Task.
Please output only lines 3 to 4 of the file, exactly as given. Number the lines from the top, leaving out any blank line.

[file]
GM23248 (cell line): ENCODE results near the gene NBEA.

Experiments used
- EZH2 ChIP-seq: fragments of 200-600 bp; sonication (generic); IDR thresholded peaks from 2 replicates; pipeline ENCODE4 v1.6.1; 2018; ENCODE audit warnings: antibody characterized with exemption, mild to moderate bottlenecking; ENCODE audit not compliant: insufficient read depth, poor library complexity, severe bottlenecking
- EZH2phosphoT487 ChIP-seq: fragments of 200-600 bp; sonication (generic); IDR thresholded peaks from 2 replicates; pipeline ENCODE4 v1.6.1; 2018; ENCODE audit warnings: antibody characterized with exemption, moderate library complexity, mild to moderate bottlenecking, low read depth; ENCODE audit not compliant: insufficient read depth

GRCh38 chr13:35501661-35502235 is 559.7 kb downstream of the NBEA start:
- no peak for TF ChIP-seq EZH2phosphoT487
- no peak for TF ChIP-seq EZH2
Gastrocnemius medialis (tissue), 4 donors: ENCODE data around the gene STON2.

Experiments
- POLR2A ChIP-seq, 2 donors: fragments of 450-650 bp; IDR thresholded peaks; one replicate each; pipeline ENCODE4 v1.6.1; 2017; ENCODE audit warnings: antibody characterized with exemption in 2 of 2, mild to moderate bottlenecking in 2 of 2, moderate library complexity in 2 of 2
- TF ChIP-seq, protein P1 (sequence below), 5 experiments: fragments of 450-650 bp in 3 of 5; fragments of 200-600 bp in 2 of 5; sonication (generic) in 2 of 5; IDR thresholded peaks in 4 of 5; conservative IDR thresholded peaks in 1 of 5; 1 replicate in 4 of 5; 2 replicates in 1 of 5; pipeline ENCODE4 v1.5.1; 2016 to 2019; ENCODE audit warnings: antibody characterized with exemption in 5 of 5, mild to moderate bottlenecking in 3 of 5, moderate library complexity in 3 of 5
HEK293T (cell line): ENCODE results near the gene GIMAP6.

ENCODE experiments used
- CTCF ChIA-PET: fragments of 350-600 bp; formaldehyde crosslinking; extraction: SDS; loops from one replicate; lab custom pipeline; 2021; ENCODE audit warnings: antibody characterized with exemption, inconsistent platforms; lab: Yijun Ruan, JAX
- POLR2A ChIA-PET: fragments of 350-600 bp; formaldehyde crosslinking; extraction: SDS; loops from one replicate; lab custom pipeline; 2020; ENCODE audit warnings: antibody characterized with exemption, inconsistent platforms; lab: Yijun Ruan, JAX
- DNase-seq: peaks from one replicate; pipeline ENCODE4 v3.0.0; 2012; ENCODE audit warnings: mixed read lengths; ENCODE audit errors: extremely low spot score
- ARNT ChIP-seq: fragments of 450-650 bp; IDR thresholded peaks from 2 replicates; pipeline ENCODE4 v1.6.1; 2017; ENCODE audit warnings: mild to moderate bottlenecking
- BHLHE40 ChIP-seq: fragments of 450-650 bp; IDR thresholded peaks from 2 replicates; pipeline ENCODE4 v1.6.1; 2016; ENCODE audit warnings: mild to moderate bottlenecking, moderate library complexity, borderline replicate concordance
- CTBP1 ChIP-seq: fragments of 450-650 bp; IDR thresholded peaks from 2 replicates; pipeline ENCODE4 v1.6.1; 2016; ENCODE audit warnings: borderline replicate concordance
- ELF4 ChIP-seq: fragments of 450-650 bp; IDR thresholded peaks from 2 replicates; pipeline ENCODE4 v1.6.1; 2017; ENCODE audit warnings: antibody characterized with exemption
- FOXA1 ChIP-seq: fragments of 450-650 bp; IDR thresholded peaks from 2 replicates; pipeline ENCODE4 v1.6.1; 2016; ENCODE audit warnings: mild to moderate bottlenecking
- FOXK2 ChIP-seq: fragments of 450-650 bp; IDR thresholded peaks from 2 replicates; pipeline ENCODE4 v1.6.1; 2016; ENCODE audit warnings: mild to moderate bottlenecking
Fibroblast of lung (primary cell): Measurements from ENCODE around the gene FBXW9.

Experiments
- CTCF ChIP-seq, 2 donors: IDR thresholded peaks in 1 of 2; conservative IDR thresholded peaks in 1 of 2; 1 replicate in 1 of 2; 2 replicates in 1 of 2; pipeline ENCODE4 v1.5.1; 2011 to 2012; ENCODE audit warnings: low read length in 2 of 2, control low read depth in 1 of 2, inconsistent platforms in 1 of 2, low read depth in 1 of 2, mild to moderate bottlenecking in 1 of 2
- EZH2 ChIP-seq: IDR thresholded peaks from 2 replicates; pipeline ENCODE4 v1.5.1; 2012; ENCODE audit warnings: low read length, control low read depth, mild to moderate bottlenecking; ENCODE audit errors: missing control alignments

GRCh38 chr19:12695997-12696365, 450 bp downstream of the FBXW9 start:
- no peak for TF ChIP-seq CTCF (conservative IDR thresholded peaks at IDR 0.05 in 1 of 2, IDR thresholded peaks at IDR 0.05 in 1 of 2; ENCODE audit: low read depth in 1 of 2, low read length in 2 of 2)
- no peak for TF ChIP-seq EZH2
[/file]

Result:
- EZH2 ChIP-seq: fragments of 200-600 bp; sonication (generic); IDR thresholded peaks from 2 replicates; pipeline ENCODE4 v1.6.1; 2018; ENCODE audit warnings: antibody characterized with exemption, mild to moderate bottlenecking; ENCODE audit not compliant: insufficient read depth, poor library complexity, severe bottlenecking
- EZH2phosphoT487 ChIP-seq: fragments of 200-600 bp; sonication (generic); IDR thresholded peaks from 2 replicates; pipeline ENCODE4 v1.6.1; 2018; ENCODE audit warnings: antibody characterized with exemption, moderate library complexity, mild to moderate bottlenecking, low read depth; ENCODE audit not compliant: insufficient read depth